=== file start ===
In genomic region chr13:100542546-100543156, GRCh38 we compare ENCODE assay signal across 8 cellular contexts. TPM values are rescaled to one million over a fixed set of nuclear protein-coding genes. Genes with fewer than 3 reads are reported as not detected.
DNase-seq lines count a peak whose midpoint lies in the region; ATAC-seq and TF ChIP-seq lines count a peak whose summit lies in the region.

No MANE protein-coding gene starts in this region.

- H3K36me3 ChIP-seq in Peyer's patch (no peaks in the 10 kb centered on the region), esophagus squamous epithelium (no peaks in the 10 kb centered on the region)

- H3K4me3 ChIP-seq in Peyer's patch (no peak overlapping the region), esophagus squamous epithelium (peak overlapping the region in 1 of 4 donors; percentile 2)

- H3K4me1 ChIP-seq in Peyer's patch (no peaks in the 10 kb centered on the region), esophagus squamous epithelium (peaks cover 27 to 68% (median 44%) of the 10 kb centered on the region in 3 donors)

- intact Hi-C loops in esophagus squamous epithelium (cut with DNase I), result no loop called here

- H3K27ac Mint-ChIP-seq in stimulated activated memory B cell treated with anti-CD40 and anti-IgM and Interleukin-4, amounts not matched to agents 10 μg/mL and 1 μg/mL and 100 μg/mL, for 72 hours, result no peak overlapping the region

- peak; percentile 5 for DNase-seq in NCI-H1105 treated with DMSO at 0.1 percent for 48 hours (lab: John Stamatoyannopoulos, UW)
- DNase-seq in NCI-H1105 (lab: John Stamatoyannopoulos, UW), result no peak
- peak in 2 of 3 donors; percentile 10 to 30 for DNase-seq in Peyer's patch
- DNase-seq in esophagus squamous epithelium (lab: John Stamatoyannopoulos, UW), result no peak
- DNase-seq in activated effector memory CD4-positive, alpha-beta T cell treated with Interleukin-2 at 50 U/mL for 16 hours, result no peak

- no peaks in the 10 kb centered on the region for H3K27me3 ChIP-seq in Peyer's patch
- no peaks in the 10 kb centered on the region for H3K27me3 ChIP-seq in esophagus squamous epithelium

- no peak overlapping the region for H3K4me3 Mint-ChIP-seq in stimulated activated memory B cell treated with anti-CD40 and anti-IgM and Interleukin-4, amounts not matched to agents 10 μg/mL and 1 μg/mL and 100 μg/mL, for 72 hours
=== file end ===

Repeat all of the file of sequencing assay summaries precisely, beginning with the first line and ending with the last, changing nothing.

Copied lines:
In genomic region chr13:100542546-100543156, GRCh38 we compare ENCODE assay signal across 8 cellular contexts. TPM values are rescaled to one million over a fixed set of nuclear protein-coding genes. Genes with fewer than 3 reads are reported as not detected.
DNase-seq lines count a peak whose midpoint lies in the region; ATAC-seq and TF ChIP-seq lines count a peak whose summit lies in the region.

No MANE protein-coding gene starts in this region.

- H3K36me3 ChIP-seq in Peyer's patch (no peaks in the 10 kb centered on the region), esophagus squamous epithelium (no peaks in the 10 kb centered on the region)

- H3K4me3 ChIP-seq in Peyer's patch (no peak overlapping the region), esophagus squamous epithelium (peak overlapping the region in 1 of 4 donors; percentile 2)

- H3K4me1 ChIP-seq in Peyer's patch (no peaks in the 10 kb centered on the region), esophagus squamous epithelium (peaks cover 27 to 68% (median 44%) of the 10 kb centered on the region in 3 donors)

- intact Hi-C loops in esophagus squamous epithelium (cut with DNase I), result no loop called here

- H3K27ac Mint-ChIP-seq in stimulated activated memory B cell treated with anti-CD40 and anti-IgM and Interleukin-4, amounts not matched to agents 10 μg/mL and 1 μg/mL and 100 μg/mL, for 72 hours, result no peak overlapping the region

- peak; percentile 5 for DNase-seq in NCI-H1105 treated with DMSO at 0.1 percent for 48 hours (lab: John Stamatoyannopoulos, UW)
- DNase-seq in NCI-H1105 (lab: John Stamatoyannopoulos, UW), result no peak
- peak in 2 of 3 donors; percentile 10 to 30 for DNase-seq in Peyer's patch
- DNase-seq in esophagus squamous epithelium (lab: John Stamatoyannopoulos, UW), result no peak
- DNase-seq in activated effector memory CD4-positive, alpha-beta T cell treated with Interleukin-2 at 50 U/mL for 16 hours, result no peak

- no peaks in the 10 kb centered on the region for H3K27me3 ChIP-seq in Peyer's patch
- no peaks in the 10 kb centered on the region for H3K27me3 ChIP-seq in esophagus squamous epithelium

- no peak overlapping the region for H3K4me3 Mint-ChIP-seq in stimulated activated memory B cell treated with anti-CD40 and anti-IgM and Interleukin-4, amounts not matched to agents 10 μg/mL and 1 μg/mL and 100 μg/mL, for 72 hours